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Book versus Power

Studies in the Relations between Politics and Culture in Polish History


Edited By Jacek Soszyński and Agnieszka Chamera-Nowak

This volume considers the various interactions between the culture of the book and politics in Polish history. Each of the fourteen authors deals with a different topic, chronologically starting with the beginnings of the early Piast monarchy in the 10 th century up to contemporary times: for instance, E. Potkowski discusses the political ambitions of Duke Mieszko I and his descendants with regard to the introduction of early writing and reading in Poland; A. Kamler analyses the attitude of the Jagiellonian dynasty in the 1500s towards books and education; and D. Jarosz traces the changing approach of the communists towards book production and the promotion of readership in their attempts to persuade Polish society to accept their ideology.
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Relations between political power and the book—understood in the broadest sense, as encompassing all forms of governance on the one side and the author, copying scribe, publisher, printer, bookseller, librarian, and reader on the other—can assume very different forms, from patronage through subtle manipulation to brutal persecution, and in reverse from praise, through indifference or sarcastic ridicule to outright contention. Polish history is perhaps particularly abundant in all kinds of attitudes linking the persons and forces carrying authority and the people representing the written text. Thus, the authors of the articles making up this volume touch upon nearly all aspects of these complicated connections.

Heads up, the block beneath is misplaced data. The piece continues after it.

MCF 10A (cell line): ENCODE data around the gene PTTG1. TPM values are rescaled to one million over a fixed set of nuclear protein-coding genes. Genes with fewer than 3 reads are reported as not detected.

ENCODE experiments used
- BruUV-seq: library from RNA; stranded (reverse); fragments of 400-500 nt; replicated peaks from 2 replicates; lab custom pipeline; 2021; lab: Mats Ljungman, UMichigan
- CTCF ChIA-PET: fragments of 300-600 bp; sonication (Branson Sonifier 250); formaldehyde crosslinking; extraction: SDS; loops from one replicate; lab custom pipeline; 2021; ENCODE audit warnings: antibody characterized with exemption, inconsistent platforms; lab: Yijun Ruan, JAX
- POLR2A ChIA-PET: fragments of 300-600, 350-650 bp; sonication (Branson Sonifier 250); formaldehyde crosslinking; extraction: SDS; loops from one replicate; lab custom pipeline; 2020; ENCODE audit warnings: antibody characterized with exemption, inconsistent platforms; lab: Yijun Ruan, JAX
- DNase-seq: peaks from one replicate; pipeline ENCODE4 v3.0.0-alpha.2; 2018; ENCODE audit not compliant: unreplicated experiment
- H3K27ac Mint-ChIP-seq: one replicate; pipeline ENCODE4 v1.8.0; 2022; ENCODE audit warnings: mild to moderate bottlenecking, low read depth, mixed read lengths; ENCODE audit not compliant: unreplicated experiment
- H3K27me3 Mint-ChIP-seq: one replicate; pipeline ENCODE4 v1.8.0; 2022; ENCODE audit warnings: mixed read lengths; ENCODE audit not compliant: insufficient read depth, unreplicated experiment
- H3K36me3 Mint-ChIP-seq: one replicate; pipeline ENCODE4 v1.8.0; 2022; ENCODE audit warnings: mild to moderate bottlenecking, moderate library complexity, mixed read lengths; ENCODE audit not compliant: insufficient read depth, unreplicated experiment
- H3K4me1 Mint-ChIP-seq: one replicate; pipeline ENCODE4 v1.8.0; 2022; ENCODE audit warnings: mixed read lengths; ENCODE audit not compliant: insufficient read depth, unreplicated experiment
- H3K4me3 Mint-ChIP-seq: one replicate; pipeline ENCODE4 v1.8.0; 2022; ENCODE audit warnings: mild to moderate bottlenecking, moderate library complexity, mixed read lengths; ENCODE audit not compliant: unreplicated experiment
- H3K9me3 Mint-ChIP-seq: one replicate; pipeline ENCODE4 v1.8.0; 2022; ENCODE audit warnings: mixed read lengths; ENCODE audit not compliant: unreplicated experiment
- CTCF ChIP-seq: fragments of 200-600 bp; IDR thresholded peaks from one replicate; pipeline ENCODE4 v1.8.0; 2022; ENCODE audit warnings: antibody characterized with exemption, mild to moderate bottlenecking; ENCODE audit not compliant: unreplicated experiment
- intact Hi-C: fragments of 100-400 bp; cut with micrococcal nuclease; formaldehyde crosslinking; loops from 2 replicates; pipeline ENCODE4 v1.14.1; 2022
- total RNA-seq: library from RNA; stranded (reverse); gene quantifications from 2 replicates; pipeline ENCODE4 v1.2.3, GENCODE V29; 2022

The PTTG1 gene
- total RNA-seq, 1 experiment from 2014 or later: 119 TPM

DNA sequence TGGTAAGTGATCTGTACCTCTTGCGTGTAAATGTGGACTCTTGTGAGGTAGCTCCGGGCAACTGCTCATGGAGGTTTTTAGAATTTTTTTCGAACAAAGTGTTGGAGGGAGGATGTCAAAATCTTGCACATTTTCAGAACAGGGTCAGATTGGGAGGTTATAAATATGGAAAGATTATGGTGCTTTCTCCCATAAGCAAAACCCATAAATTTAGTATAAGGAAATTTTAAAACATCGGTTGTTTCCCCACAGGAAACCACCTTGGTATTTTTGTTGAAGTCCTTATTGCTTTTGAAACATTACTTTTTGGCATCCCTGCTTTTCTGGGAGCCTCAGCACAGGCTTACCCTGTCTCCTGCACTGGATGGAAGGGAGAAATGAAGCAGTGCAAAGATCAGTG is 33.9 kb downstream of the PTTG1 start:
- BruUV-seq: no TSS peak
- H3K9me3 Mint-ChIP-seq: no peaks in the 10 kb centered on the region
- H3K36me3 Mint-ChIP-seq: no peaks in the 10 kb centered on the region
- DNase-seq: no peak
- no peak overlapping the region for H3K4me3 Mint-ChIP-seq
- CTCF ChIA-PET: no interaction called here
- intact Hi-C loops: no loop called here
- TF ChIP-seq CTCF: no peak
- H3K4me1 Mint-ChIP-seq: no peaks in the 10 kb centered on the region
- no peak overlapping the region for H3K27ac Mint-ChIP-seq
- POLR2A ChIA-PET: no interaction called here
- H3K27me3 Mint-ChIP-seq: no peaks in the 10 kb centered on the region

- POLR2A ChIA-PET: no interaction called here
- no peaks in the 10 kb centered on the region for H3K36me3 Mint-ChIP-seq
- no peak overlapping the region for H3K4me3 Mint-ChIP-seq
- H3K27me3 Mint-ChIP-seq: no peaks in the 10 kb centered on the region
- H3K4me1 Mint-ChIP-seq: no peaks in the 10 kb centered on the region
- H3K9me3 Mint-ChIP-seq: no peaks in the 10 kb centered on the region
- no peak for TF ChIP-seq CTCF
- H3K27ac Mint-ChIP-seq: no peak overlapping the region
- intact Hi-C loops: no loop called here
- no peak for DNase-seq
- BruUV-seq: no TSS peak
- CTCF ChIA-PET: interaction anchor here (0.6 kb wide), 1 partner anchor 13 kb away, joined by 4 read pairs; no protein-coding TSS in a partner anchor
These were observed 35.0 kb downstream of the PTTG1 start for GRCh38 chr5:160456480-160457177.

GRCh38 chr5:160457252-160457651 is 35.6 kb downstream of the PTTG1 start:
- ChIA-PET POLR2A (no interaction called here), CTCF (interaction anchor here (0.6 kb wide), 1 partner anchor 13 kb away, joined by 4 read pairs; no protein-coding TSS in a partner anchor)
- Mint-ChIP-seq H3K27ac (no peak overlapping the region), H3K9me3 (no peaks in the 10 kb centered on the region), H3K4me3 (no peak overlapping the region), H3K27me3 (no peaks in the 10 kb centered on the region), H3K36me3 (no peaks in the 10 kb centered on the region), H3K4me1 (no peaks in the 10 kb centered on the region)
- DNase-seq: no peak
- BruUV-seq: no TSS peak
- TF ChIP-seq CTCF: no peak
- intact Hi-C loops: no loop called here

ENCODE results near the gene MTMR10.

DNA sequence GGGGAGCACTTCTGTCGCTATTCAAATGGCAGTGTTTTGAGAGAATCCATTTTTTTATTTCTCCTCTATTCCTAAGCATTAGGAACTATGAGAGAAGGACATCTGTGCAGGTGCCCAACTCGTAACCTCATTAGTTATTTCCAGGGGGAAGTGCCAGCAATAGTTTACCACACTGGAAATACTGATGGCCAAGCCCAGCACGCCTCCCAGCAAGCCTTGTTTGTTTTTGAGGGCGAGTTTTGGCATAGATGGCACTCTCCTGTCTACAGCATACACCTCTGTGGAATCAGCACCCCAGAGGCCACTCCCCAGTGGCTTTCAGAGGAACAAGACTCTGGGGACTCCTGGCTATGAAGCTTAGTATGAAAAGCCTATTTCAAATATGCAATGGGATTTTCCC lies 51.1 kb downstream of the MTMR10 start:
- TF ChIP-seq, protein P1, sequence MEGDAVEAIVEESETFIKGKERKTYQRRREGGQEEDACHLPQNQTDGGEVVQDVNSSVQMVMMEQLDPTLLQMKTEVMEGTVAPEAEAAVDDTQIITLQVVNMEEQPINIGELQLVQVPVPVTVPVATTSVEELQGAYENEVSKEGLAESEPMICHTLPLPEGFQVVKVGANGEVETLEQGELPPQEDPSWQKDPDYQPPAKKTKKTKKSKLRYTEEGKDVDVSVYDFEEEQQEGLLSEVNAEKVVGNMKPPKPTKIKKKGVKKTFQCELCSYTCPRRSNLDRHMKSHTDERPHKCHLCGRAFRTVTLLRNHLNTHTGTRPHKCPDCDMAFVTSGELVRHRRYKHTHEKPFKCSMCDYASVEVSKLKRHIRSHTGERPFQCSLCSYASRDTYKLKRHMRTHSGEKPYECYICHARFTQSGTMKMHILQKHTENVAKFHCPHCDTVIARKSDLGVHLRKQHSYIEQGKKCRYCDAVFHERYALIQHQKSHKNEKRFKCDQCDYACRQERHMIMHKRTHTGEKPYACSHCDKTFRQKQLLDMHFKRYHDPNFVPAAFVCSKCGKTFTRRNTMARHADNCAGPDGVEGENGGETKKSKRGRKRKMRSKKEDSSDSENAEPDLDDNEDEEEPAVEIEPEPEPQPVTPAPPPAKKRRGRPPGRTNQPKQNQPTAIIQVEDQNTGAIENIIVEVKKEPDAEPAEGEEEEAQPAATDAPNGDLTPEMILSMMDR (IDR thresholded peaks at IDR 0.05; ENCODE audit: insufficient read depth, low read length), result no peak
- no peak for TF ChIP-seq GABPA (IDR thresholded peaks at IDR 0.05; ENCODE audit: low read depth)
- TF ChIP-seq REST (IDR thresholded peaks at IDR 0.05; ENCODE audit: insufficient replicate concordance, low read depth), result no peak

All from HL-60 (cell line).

The book is organised chronologically. It begins with an account by Edward Potkowski of the beginnings of written culture in Poland in the tenth century, which started with the Christian conversion of the country at the politically motivated and executed order of the first historical ruler of the Polans, Duke Mieszko I. Medieval themes are continued by two other texts, the first of which, written by the author of these words, is related to the Chronicle of Popes and Emperors by a Dominican friar from Silesia, Martin the Pole (d. 1278), a curialist and representative of the political ideology of the papacy during the times of its political apogee in the thirteenth century. The latter article, by Krzysztof Ożóg, discusses the development among fifteenth-century intellectuals in Cracow of the important concept of the necessity of education for the ruler....

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